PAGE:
Monday, May 20, 2002 @ 3:20 PM
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Longtime punk rawk n’ roll guitar slinger Jeff Dahl has always worn his ‘70s glam influences on his sleeve and his recent I Was A Teenage Glam Fag CD series is a testament to this obsession. On each disc the former Angry Samoans/Powertrip frontman covers a handful of famous, infamous, obscure and REALLY obscure classics by the forefathers and torchbearers of the fluffy-haired genre. And no, we talkin’ Poison or Warrant here, kiddies, this is the real deal, down n’ dirty, gutter glam sound that ruled the decadent ‘70s and influenced so many others on down the line. This is where it all started.
As Dahl says in the liner notes, these aren’t perfect, exact-replica versions, nor is he trying to completely re/deconstruct them either. He just learned ‘em (or already knew ‘em) and nailed ‘em down in one take with his backing band. That’s all. Everything here is live and raw just the way it should be. The guitars are slung low, cigarette smoke fills the air, and somebody is getting’ laid. Roll tape.
On Vol. 1, Dahl attacked classics by Alice Cooper, the Stooges, Suzi Quatro, the New York Dolls, Golden Earring, Hollywood Brats, Mott the Hoople and Silverhead -- all great tunes by great bands given the Dahl makeover in a supreme manner that made for a kick ass platter of ooze-dripping rock n’ roll. On this sophomore offering from the series, we get a taste of Jeff’s take on some fairly well known faves such as David Bowie’s dark noise ballad “Rock N Roll Suicide,” T-Rex’s trippy “Rabbit Fighter,” Slade’s rowdy “Good Time Gals,” and Sweet’s epic bubblegum anthem “Little Willie.” Then we get rarer cuts such as The Runaways post-Cherie Currie track “You’re Too Possessive,” later revamped by Joan Jett in her solo years, and the randy “Foxy Bitch” by Cherry Vanilla. However, for the truly obscure Jeff pulls out “Tropically Hot” by ‘70s L.A. glam punks the Berlin Brats, “The Psychomodo” by Cockney Rebel and “Leather” by Smokey, the LA/NYC guy, not the UK band of the same moniker (a track rumored to originally have featured a very young Randy Rhoads on guitar). There’s also a great rave-up version of Little Richard’s “Keep A Knockin’” and Lou Reed’s brilliant “Vicious,” a tune that suits Dahl perfectly.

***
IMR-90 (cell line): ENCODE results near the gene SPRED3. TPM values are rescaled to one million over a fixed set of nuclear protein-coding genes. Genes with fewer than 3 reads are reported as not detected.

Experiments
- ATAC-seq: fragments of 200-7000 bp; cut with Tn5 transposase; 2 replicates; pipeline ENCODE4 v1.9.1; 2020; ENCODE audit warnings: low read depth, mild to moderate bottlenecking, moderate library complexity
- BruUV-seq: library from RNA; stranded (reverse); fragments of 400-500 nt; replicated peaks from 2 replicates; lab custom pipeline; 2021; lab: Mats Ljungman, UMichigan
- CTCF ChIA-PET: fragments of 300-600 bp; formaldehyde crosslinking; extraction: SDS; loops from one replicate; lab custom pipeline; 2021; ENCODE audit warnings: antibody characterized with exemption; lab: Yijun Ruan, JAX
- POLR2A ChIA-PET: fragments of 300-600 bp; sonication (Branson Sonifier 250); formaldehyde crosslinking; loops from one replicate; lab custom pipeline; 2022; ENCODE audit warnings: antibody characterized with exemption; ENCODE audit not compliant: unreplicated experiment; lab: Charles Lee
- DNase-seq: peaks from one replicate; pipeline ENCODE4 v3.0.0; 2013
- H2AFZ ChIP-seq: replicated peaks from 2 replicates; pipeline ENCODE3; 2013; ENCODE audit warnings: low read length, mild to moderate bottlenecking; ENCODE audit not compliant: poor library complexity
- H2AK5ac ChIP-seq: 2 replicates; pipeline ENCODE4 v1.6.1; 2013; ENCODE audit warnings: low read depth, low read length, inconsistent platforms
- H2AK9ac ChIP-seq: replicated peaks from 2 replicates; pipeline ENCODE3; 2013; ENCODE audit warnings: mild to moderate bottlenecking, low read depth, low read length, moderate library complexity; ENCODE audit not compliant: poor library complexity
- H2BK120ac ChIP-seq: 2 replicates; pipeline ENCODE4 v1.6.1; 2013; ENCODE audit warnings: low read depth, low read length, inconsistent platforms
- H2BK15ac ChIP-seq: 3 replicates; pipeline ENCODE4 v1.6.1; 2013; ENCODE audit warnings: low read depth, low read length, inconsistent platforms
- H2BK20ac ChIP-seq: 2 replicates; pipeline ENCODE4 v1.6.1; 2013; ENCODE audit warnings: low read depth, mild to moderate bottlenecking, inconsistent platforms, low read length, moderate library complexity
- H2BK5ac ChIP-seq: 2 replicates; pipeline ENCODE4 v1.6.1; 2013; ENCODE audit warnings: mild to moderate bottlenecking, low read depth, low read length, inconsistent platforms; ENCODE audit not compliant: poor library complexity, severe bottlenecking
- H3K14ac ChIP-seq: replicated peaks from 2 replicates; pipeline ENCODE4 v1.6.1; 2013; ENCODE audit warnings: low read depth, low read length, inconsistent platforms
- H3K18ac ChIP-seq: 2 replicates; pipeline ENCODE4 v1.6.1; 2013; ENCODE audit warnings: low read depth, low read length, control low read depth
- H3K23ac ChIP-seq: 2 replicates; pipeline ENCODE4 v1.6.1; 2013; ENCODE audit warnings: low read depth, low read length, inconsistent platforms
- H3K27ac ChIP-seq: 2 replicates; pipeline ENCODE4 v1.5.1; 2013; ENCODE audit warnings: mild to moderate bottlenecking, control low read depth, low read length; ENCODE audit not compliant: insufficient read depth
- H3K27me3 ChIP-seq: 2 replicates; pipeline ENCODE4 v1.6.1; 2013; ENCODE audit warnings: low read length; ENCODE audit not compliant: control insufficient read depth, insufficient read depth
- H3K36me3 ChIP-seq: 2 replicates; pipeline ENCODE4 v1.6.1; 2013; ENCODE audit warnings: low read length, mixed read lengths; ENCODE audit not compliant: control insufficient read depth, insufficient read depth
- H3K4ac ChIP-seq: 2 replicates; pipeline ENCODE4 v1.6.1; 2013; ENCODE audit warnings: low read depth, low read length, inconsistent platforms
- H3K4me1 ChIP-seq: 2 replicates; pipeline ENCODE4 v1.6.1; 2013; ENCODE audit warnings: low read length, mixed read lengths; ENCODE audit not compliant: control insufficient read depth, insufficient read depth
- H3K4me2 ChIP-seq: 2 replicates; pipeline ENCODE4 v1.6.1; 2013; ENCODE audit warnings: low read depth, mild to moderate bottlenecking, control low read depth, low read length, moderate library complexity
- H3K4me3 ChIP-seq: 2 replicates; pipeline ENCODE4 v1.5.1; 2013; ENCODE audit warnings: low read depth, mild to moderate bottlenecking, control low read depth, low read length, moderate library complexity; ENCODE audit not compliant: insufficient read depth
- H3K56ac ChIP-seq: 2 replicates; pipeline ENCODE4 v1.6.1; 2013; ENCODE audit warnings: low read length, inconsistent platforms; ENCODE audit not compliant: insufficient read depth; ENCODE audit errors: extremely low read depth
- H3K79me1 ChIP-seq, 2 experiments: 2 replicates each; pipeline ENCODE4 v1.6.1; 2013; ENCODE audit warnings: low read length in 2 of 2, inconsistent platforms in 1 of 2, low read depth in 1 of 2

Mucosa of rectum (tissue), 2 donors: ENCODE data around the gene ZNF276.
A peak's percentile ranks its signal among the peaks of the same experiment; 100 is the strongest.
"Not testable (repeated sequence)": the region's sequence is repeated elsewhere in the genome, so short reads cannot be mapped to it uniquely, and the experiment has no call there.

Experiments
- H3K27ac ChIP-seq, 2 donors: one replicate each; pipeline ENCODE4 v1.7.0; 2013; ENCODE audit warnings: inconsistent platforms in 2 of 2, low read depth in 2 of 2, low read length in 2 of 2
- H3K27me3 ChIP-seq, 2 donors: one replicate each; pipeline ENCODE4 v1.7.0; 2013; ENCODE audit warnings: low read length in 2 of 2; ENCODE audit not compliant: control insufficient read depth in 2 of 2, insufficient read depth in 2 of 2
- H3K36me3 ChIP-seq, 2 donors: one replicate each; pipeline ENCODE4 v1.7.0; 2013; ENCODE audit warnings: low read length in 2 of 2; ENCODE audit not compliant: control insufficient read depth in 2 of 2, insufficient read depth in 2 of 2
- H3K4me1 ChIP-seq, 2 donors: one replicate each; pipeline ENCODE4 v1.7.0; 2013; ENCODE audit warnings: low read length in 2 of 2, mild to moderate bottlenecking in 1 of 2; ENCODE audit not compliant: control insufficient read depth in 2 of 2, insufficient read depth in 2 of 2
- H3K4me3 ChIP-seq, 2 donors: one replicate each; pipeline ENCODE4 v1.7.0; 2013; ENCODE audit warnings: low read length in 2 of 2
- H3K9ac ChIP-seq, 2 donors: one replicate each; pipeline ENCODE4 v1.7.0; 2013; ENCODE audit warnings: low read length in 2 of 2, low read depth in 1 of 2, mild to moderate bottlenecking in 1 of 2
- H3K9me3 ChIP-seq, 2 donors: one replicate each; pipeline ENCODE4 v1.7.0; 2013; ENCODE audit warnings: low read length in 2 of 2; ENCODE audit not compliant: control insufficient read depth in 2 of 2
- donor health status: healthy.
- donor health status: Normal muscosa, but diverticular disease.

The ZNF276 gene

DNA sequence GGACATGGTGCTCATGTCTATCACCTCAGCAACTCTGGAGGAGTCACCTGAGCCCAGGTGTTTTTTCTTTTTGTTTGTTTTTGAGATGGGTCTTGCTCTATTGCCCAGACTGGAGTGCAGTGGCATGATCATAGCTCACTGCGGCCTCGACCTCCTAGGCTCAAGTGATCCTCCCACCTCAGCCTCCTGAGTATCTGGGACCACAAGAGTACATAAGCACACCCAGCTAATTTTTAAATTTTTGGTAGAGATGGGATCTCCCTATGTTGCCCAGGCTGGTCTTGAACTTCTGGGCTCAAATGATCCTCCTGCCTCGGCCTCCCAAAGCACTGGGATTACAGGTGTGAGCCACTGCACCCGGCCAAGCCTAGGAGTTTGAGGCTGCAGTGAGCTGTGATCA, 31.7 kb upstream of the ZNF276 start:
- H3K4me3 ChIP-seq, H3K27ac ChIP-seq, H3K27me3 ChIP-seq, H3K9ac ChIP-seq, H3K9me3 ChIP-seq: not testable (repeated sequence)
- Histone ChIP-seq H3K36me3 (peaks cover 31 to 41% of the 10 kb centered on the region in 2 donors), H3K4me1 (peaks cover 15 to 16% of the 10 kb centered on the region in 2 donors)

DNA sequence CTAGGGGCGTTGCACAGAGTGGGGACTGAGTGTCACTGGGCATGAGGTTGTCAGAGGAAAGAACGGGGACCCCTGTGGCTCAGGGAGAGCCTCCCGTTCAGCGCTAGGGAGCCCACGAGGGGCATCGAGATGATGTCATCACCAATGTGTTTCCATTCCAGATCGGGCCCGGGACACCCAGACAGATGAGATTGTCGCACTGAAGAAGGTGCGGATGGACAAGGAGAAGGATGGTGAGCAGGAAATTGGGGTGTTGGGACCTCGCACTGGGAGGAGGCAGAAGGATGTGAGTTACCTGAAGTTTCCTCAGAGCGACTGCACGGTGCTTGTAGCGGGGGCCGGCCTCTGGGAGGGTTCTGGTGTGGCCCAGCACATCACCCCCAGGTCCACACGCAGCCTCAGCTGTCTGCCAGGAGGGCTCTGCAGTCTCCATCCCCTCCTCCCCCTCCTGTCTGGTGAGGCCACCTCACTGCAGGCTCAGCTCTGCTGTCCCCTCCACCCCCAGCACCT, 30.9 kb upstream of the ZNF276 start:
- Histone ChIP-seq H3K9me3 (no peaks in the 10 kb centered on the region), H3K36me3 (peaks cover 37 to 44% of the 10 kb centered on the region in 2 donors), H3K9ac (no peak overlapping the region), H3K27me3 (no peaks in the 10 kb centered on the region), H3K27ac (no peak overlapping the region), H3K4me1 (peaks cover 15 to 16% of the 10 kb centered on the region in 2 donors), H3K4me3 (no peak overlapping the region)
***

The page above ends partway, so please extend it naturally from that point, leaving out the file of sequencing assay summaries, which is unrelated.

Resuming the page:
Considering that the bands he’s covering are from all over the world and span about 10 years worth of rock history, the album plays pretty consistently. In fact, all the tunes basically sound like they could be off one of Jeff's solo albums, as he stamps everyone with his trademark sneer and Johnny Thunders influenced guitar snarl. The production is certainly lo-fi -- it was recorded in Jeff’s home studio in Cave Creek, Arizona -- but that’s okay for this style, for this kind of record you don’t need Pro-Tools or automation. Just cue up some reel to reel tape, crack open a beer, and let it roll, baby. Let it roll….
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